A few weeks ago I was on a jet bridge preparing to board a plane in Atlanta bound for Asheville. I listened to a couple women talking about the weather in Asheville. One of them mentioned that she was from Ohio and would “take an Asheville winter” over Ohio any time. The other party to the conversation agreed with her. This prompted me to think about… the weather in the mountains… and be inspired to write this blog.
Having lived in extreme winter weather in upstate New York as a young child, to the extreme heat in south Florida as an adult, I feel that I can adequately compare weather in those places to western North Carolina.
The winter 2016-2017 season has been mild here in the mountains, producing one snowfall of about 4-6″. There have been a wide range of temperatures, for example, one day it’s been in the 40’s, and the next day the low 70’s. As of today… I’ve seen trees that bear flowers beginning to blossom, and daffodils have popped out of the ground.
Here in the mountains of western North Carolina winters are not as severe as they are in northern states. So, if you consider relocating here from the north, i.e. New York, Pennsylvania and beyond, I think you would be pleasantly surprised. You can still experience the change of seasons, but “usually” it’s not as severe as what you might be familiar with, and if we have a winter storm they usually do not linger as long as in places further north. You would probably find a savings in your heating costs compared to what you’re used to.
If you enjoy outdoor winter activities you’ll find ski resorts within a reasonable driving time from many areas. If you simply enjoy being inside and watching the snow fall while enjoying the warmth of your home…relax and enjoy! For those of you that are retired, or work from home it really isn’t detrimental if there is snow and ice for a couple days… if you don’t have to be out and about. Just prepare with food, etc. which you are probably already used to doing anyway. Some mountain locations offer easy access during winter, but others can limit your movement. For example, living close to a main road that is maintained by the State is less troublesome than a private road high on a mountain top. I always commend the North Carolina Department of Transportation for their service in keeping primary roads clear during winter weather. They do a very good job in the area where I live.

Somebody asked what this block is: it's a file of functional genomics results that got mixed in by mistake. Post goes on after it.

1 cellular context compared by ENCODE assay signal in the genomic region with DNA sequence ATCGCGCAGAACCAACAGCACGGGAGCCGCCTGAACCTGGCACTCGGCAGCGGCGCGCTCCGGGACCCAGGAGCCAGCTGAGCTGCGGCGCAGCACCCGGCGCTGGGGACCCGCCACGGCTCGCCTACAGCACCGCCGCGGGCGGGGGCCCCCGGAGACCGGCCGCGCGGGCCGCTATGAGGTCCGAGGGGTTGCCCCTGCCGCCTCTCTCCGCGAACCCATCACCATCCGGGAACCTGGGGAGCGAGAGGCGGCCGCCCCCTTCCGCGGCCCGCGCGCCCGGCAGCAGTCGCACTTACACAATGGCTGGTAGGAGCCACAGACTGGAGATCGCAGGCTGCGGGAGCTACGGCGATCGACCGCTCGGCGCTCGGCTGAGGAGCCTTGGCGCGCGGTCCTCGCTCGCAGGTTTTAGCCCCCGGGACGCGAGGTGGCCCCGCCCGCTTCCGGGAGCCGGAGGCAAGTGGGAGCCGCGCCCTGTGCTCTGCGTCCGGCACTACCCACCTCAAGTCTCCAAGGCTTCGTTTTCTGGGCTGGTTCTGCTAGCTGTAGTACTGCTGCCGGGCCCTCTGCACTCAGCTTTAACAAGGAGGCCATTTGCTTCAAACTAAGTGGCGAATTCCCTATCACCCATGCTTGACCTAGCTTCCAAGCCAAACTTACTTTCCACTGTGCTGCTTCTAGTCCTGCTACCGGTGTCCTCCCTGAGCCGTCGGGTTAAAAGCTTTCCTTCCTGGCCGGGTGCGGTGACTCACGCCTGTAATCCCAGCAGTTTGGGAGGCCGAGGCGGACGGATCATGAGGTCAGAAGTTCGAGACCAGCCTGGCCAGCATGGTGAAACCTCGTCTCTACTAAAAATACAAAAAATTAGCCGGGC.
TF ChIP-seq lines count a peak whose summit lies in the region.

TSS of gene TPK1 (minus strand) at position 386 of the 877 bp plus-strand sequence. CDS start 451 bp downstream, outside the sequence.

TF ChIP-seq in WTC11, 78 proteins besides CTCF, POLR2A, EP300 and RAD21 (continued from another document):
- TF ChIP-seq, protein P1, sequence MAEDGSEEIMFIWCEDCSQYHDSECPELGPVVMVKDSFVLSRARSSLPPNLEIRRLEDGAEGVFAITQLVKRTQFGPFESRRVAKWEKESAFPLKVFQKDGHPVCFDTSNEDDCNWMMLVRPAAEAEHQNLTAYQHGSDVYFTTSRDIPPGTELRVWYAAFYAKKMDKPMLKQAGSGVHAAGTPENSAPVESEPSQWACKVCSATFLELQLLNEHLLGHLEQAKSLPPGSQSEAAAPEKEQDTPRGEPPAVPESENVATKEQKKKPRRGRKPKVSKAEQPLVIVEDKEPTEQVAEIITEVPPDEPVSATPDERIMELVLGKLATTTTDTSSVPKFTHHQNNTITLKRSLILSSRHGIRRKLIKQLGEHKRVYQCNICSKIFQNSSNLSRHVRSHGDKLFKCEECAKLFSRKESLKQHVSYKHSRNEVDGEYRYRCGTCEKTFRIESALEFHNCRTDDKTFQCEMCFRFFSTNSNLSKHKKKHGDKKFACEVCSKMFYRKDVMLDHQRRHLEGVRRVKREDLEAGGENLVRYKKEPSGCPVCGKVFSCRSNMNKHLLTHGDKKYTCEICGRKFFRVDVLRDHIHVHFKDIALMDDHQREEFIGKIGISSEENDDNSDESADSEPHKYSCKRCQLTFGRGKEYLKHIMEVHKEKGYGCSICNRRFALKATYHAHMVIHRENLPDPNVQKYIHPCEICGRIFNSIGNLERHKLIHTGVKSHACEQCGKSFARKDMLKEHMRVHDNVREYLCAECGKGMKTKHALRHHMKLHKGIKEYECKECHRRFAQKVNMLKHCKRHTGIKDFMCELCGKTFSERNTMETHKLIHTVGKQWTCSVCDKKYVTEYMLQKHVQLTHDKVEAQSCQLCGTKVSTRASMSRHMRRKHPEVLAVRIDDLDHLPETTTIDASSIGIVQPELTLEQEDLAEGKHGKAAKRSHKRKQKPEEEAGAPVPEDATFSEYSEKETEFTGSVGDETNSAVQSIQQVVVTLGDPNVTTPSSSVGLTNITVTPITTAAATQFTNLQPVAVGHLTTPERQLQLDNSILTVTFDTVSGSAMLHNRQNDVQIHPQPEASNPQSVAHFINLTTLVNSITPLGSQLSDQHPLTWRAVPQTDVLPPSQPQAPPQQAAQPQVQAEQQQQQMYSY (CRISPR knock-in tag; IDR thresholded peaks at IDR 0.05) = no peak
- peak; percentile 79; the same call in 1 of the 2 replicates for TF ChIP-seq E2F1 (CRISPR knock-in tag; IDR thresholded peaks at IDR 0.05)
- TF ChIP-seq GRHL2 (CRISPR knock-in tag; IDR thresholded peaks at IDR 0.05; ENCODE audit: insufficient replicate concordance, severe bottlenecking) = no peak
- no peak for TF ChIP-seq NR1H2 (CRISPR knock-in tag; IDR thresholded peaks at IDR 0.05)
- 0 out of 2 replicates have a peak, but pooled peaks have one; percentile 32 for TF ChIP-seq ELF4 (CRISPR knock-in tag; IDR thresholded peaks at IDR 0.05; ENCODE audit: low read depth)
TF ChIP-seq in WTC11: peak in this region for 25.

Summer can bring warm to hot days, and cool evenings in the mountains. By contrast with weather in south Florida,for example, where nighttime can still be warm. Many homeowners do not have air conditioning in their mountain homes. I for one… have not missed an air conditioner since living here. However, some folks like to have a cooler temperature inside their homes, and prefer to have air conditioning.
Sometimes depending on the way a home is situated, such as a cleared mountain top, it can be exposed to lots of sunlight during day time hours, and heat up room/s with large windows. Often, simply opening windows is sufficient to create a cross breeze, and allow the fresh mountain air in to your home.
Can there be days when the heat is uncomfortable? Yes, but they are not usually days on end as you might have experienced living in places to the south, i.e. South Carolina, Georgia, Florida, or to the west such as Texas. My experience during trips to Texas in the summer is that the heat is just about unbearable at times. I think if you’ve lived in hotter climates you’ll be comfortable with the temperatures in the mountains. Not to mention that your electric bill may be less in summer months, too.
To sum it up…. “whether” or not you’re considering moving to the mountains from the north or south, in general you’ll find more moderate temperatures year round. You’ll experience the changes that occur with the seasons, such as the flowers blooming in spring, and fall colors in October. Weather in the mountains can be that comfortable and moderate combination for you in any season.